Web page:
The tendon being strained, inflamed or otherwise injured is the only thing we can think of that we haven't already ruled out, but we'll see what the vet says this afternoon. Said vet is amazing... trained in the UK at one of England's best horse hospitals, the horses love her, and she's lovely with owners. We had a boarder here whose horse was horribly accident-prone so we've dealt with her a lot! (have since kicked said boarder out because she was blaming US despite the fact that we offered to have horse here because our pastures are safer than where he was before us, but that horse has not been injury-free since she bought him; it's always something, though mostly minor stuff now that he's turned 4 and grown a brain)
     
    10-19-2012, 02:00 AM
  #18
Started
I'm a huge fan of rice hulls, having used them as well as shavings, sawdust and woodchip. I find hulls tend to retain their "spring" a lot more than shavings (and have way more spring than sawdust/woodchip), have less waste and are easier to muck out with the wet patches because huge clumps of mush aren't formed. However, some horses do eat them which is a no-no (although they shouldn't if they have good hay available at all times).
     
    10-19-2012, 02:04 AM
  #19
Trained
Thank you Evil, I will have to see if I can get them... assuming, of course, that the vet doesn't advise me to put her back in the pasture. I don't think I will be able to get rice hulls on such short notice [delivered - our car is way too small to transport sufficient quantities to bed a box!] so will not be cancelling the order for a truckload of mulch. Even with her in the WIWO I want it bedded ASAP because she does use the box and it's a pain in the butt cleaning poop off of bare concrete.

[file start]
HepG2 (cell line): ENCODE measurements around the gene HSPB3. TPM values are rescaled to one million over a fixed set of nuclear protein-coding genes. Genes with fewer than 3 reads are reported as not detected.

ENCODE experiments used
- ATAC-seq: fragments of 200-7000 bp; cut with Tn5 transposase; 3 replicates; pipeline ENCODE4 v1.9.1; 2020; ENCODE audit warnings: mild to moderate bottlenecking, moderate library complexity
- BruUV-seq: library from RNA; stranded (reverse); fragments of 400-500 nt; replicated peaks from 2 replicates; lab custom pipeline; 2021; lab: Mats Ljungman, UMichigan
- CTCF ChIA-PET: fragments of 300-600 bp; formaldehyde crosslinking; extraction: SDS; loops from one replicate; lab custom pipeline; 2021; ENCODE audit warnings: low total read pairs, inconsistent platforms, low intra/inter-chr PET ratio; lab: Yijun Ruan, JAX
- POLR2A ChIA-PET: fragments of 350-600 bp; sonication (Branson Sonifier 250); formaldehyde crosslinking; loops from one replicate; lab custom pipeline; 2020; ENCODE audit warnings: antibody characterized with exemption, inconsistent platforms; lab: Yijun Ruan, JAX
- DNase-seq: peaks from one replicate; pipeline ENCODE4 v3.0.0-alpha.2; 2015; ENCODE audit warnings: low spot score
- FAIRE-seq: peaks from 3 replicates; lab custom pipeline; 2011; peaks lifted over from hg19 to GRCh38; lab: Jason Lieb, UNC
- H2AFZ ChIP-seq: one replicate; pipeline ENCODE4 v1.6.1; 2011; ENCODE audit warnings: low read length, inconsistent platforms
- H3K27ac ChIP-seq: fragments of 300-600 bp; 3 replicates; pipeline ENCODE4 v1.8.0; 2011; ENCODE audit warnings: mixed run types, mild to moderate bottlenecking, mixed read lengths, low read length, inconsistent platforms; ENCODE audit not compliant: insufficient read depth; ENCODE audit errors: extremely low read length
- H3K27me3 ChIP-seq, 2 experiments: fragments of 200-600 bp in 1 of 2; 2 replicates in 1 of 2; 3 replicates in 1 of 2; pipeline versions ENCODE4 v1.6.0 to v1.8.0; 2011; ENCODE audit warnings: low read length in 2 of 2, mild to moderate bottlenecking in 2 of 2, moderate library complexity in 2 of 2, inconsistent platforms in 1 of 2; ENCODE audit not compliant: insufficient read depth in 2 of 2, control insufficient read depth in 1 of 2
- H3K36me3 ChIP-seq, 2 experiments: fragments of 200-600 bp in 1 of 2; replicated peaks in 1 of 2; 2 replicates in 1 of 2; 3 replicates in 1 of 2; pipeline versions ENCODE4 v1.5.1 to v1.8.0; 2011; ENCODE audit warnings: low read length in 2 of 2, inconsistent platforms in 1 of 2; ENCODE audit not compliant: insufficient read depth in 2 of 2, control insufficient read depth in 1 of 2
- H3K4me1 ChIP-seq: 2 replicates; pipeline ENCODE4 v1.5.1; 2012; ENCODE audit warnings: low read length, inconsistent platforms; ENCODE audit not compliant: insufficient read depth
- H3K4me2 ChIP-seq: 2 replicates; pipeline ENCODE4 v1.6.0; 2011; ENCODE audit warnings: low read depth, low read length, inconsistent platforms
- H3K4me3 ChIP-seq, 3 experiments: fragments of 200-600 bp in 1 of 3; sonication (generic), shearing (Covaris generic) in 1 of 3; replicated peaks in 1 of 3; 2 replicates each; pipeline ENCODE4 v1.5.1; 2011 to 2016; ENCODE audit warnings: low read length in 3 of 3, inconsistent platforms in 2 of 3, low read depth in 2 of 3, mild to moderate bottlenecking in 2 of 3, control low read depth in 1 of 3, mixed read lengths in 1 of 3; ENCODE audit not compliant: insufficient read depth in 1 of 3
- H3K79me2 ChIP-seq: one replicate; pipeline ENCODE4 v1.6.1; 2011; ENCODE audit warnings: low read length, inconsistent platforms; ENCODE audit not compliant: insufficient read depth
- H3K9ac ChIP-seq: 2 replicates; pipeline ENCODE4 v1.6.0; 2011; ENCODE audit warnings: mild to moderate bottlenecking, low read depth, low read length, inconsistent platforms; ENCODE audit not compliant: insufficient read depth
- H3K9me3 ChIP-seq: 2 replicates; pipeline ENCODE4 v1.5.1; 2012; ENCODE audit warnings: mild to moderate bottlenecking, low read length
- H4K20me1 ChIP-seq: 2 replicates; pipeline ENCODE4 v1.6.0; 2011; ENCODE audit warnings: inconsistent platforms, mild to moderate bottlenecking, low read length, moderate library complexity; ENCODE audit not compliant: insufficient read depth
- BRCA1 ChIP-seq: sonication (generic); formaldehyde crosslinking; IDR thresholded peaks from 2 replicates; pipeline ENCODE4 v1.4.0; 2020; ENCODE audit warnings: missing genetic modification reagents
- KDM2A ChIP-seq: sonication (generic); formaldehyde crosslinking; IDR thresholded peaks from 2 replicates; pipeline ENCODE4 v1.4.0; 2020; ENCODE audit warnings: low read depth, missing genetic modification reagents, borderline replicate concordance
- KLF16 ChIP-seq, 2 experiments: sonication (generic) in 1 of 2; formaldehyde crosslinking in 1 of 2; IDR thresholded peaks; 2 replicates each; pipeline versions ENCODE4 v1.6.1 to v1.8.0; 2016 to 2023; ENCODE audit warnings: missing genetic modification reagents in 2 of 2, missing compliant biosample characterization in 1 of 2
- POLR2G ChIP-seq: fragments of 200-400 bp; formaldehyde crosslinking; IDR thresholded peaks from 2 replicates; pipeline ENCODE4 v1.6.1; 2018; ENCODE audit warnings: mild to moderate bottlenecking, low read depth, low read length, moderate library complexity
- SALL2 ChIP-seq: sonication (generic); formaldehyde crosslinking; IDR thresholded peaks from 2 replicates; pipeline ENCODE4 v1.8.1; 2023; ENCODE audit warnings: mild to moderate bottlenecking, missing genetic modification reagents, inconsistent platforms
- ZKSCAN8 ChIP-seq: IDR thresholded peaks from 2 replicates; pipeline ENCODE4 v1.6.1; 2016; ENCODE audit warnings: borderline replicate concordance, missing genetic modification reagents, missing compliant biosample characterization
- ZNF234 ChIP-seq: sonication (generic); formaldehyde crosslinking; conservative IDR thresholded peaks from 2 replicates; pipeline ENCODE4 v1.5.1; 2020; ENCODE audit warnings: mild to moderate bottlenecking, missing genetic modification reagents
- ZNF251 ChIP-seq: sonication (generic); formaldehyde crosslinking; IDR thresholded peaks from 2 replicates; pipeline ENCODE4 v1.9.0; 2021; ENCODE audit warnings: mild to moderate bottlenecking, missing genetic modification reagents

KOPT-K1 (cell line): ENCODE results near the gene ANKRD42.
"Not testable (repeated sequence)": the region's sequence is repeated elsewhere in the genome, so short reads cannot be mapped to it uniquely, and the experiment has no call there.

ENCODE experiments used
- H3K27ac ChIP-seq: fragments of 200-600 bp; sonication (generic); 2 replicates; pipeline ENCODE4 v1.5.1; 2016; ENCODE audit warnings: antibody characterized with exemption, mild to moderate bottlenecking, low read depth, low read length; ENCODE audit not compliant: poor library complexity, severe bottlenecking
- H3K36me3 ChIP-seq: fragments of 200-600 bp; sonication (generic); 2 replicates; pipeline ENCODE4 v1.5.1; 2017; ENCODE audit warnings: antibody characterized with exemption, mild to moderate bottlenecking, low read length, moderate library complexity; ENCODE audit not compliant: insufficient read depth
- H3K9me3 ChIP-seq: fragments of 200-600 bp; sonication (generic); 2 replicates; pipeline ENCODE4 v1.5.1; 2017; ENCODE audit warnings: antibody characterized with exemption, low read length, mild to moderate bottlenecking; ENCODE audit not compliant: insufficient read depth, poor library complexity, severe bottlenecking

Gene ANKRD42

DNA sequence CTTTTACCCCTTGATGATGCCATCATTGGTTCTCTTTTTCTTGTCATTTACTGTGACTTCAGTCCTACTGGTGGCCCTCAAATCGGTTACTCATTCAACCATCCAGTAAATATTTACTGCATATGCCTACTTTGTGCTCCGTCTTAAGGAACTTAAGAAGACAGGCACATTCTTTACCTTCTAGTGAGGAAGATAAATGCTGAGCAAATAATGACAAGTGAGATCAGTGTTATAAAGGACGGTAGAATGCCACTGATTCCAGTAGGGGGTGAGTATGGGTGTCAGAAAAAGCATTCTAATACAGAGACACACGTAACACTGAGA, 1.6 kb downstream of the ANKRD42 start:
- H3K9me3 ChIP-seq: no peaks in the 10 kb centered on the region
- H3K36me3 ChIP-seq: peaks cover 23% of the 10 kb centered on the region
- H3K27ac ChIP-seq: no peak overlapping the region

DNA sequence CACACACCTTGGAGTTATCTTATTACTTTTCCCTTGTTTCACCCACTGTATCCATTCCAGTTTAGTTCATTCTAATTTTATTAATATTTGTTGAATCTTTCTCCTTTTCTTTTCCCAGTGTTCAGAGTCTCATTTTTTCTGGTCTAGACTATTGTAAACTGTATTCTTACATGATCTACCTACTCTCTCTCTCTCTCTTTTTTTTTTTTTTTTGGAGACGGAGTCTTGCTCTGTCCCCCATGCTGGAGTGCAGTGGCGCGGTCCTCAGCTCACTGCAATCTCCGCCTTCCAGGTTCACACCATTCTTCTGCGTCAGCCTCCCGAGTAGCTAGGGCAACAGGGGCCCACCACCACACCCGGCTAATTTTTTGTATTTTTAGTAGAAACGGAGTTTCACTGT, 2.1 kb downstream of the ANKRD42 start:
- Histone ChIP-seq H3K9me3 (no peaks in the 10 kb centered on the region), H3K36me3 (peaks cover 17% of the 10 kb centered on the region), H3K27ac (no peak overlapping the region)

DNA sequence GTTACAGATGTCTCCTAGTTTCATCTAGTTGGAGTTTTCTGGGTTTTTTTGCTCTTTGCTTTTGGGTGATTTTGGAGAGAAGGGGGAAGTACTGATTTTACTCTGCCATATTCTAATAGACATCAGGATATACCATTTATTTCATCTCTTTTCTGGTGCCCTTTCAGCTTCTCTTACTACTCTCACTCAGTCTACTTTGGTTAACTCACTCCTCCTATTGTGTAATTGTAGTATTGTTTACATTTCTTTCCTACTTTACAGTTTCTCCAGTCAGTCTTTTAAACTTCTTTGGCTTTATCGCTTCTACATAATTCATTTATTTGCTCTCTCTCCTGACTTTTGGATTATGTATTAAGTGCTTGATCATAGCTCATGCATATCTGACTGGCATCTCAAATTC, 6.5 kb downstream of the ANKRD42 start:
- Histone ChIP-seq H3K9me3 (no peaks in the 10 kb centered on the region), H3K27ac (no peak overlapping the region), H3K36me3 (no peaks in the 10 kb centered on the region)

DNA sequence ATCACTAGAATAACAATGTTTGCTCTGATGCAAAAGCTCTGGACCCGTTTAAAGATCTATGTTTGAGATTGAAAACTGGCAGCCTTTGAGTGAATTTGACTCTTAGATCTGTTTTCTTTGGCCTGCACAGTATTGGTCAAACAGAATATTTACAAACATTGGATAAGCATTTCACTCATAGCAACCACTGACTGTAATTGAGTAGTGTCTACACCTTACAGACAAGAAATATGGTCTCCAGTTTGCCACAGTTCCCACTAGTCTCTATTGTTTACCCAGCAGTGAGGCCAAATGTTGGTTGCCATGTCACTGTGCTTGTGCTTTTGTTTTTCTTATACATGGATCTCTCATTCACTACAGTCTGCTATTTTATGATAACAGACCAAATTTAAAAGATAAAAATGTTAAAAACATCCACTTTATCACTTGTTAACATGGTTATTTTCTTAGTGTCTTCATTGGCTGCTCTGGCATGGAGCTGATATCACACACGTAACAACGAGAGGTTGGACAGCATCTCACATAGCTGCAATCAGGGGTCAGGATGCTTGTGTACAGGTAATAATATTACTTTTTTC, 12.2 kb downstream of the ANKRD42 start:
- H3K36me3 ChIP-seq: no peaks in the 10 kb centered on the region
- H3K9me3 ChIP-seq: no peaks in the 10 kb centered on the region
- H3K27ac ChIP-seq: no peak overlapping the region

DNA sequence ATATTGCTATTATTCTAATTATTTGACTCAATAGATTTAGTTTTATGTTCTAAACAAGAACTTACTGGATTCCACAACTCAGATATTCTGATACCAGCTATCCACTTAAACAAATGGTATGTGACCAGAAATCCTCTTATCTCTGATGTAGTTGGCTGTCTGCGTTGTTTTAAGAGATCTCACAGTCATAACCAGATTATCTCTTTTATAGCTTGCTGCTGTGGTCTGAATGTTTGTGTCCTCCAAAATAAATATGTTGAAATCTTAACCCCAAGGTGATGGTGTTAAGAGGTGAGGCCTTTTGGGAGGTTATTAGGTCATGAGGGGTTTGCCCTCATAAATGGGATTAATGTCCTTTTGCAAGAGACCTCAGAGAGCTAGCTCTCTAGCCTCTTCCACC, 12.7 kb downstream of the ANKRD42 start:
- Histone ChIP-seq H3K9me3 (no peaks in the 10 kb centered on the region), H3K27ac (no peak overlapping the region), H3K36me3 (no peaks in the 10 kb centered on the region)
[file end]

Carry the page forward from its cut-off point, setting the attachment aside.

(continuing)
10-19-2012, 04:34 AM
  #20
Started
Quote:
Originally Posted by blue eyed pony    
Thank you Evil, I will have to see if I can get them... assuming, of course, that the vet doesn't advise me to put her back in the pasture. I don't think I will be able to get rice hulls on such short notice [delivered - our car is way too small to transport sufficient quantities to bed a box!] so will not be cancelling the order for a truckload of mulch. Even with her in the WIWO I want it bedded ASAP because she does use the box and it's a pain in the butt cleaning poop off of bare concrete.
I hope her leg gets back to normal soon! Depending on your local provider, you may also find that rice hulls are cheaper than shavings - they certainly were for me ($50 for a 12x12 stable with 2ft deep bedding, compared to $100 for the same depth with shavings) but it would probably depend on the size of the forestry industry and rice producers in your area.